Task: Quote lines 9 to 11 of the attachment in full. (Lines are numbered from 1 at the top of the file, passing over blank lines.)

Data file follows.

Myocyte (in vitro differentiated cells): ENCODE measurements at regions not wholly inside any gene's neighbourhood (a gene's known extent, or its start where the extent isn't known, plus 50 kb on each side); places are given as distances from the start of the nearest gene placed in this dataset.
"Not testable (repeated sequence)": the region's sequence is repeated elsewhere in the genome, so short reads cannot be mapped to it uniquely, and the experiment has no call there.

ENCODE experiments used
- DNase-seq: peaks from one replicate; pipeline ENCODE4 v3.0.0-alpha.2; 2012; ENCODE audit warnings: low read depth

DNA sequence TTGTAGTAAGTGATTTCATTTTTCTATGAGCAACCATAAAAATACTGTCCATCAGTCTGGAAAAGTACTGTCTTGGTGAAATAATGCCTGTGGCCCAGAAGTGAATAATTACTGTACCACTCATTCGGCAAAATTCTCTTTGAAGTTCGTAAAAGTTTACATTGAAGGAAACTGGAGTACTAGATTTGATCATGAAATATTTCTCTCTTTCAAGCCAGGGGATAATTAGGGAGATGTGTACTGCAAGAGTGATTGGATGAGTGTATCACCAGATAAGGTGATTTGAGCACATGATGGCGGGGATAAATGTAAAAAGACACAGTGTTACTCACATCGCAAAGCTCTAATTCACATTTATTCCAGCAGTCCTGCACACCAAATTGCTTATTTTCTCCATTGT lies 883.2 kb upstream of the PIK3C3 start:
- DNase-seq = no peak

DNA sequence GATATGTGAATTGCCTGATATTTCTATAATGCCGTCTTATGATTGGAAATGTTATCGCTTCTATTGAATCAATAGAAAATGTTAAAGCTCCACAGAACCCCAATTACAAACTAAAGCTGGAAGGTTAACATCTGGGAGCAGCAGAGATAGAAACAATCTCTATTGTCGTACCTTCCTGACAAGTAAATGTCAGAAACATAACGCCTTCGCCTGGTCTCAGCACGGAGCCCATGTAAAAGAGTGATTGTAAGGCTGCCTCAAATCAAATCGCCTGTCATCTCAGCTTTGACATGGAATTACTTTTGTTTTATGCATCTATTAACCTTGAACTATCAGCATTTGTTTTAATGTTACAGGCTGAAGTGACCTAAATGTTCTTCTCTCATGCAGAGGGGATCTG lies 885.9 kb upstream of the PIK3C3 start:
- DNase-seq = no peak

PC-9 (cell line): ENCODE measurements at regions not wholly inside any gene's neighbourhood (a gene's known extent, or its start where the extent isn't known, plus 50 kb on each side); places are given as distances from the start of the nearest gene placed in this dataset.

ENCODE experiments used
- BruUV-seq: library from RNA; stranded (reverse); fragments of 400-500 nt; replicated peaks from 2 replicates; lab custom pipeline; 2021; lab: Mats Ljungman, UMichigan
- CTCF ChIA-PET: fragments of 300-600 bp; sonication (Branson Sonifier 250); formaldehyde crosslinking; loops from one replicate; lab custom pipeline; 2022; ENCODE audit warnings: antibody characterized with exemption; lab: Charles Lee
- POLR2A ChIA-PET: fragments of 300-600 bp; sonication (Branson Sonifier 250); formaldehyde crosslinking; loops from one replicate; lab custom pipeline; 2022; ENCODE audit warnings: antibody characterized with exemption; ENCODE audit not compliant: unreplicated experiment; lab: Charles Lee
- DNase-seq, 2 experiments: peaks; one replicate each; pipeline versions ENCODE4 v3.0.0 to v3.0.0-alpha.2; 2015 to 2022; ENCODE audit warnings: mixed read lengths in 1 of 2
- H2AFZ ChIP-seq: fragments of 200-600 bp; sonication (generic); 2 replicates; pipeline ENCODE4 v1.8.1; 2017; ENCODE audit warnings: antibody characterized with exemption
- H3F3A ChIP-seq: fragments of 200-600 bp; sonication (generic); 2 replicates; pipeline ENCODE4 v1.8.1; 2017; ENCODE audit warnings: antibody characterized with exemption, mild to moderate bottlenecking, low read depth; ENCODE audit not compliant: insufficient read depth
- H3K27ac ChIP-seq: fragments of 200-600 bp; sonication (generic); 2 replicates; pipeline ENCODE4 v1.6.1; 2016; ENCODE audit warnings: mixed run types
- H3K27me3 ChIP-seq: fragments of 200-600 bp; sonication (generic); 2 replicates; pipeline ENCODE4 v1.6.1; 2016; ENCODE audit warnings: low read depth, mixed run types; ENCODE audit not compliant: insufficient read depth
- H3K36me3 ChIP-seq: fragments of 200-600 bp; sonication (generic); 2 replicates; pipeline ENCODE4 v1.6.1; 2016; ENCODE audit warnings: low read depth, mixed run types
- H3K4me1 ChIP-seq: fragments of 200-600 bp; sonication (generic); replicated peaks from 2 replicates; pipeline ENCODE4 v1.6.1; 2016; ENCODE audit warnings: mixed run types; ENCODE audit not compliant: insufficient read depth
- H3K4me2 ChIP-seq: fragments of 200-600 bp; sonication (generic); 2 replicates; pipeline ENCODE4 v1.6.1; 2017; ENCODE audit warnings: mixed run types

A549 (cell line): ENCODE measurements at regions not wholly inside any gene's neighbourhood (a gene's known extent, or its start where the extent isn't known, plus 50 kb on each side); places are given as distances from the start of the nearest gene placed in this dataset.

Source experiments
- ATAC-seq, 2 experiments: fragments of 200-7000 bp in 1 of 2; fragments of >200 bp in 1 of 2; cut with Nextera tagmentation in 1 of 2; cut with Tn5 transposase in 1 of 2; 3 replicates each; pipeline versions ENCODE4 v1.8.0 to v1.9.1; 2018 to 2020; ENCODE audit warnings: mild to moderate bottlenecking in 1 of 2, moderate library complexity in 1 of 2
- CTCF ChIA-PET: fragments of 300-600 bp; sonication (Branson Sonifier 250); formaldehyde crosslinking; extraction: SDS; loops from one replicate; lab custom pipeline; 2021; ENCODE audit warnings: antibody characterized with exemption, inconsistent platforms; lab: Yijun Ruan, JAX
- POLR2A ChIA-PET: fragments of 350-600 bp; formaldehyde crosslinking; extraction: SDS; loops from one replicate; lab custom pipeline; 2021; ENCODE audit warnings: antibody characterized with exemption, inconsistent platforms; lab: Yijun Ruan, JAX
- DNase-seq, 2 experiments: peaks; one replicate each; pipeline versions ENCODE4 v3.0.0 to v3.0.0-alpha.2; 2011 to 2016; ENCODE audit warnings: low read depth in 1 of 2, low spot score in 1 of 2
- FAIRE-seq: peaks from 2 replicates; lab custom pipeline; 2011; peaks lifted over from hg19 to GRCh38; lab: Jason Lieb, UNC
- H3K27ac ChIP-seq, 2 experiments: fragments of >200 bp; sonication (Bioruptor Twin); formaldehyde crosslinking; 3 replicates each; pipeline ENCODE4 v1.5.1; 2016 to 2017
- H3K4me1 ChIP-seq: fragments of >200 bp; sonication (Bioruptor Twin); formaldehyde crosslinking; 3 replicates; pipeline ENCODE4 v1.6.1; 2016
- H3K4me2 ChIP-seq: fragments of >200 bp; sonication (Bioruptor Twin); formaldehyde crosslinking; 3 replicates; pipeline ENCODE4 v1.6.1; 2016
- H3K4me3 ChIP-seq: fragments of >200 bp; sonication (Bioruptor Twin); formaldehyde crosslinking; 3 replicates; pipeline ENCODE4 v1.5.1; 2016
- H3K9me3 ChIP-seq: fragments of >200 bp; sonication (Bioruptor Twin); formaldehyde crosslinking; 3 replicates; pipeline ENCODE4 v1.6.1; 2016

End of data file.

PC-9 (cell line): ENCODE measurements at regions not wholly inside any gene's neighbourhood (a gene's known extent, or its start where the extent isn't known, plus 50 kb on each side); places are given as distances from the start of the nearest gene placed in this dataset.

ENCODE experiments used
- BruUV-seq: library from RNA; stranded (reverse); fragments of 400-500 nt; replicated peaks from 2 replicates; lab custom pipeline; 2021; lab: Mats Ljungman, UMichigan